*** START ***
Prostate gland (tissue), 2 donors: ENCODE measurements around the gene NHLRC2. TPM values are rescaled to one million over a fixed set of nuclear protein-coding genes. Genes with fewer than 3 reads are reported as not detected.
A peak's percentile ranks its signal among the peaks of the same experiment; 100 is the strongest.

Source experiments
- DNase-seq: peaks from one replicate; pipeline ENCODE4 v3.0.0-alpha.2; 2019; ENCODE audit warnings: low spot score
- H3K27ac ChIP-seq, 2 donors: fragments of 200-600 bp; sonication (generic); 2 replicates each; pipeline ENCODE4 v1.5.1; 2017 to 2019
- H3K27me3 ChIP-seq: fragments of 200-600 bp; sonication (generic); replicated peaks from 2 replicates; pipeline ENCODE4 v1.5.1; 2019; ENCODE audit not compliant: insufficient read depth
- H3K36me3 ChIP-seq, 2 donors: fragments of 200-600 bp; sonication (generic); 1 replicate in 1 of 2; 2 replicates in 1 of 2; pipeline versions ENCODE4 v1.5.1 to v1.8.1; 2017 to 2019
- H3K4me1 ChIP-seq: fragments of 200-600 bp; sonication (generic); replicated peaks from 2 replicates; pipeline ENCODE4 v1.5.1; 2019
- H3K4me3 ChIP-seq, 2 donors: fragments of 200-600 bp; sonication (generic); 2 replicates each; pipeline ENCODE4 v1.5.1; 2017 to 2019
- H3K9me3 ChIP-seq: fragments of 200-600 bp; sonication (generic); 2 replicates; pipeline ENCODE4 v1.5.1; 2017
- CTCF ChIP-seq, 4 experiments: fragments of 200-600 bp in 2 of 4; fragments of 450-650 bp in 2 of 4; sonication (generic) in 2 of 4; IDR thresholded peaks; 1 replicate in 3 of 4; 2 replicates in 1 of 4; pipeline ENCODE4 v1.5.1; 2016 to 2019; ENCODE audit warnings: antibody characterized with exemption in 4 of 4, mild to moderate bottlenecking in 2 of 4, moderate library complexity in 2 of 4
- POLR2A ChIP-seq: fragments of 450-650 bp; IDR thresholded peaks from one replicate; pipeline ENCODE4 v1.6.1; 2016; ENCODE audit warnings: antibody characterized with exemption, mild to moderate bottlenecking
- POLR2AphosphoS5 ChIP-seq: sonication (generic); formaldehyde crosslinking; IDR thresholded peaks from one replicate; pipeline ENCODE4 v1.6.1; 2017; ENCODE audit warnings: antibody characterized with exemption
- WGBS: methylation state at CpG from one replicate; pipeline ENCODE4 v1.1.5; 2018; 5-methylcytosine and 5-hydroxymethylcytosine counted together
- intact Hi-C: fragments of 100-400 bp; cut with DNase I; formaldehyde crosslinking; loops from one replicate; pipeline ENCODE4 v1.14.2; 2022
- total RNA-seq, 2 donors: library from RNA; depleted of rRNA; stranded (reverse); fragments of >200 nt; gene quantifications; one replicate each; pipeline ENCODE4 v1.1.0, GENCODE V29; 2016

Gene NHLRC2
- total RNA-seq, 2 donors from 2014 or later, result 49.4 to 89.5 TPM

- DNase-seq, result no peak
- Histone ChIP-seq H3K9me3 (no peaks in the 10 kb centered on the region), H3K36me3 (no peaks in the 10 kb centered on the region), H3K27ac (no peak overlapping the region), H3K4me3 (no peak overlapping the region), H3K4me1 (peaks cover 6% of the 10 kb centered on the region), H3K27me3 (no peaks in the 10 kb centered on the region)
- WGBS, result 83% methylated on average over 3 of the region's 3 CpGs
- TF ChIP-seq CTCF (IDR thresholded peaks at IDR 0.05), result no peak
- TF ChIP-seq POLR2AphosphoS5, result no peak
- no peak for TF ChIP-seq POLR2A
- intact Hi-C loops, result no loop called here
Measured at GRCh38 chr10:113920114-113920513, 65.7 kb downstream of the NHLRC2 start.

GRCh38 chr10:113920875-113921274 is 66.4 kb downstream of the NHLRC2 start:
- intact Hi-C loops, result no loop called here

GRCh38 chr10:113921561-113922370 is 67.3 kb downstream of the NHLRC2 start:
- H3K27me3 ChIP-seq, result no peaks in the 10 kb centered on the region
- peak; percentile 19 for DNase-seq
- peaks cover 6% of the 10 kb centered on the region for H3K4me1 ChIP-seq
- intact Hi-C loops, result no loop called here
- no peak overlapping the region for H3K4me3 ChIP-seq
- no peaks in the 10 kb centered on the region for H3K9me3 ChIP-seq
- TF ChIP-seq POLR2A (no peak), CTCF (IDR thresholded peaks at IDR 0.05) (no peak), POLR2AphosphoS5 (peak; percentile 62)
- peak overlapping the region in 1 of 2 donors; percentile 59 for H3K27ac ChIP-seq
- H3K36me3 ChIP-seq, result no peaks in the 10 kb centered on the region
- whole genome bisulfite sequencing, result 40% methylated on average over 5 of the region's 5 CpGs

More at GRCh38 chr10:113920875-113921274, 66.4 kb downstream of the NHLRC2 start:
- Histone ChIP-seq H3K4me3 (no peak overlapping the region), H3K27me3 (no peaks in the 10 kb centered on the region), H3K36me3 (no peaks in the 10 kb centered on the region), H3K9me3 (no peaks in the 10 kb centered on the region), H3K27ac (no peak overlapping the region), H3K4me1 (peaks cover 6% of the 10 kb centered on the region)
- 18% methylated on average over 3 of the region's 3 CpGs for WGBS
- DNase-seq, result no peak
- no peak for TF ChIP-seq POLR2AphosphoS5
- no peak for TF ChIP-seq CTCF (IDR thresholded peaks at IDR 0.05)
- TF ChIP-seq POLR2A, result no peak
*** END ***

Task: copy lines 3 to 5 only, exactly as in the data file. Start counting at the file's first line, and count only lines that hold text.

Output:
Source experiments
- DNase-seq: peaks from one replicate; pipeline ENCODE4 v3.0.0-alpha.2; 2019; ENCODE audit warnings: low spot score
- H3K27ac ChIP-seq, 2 donors: fragments of 200-600 bp; sonication (generic); 2 replicates each; pipeline ENCODE4 v1.5.1; 2017 to 2019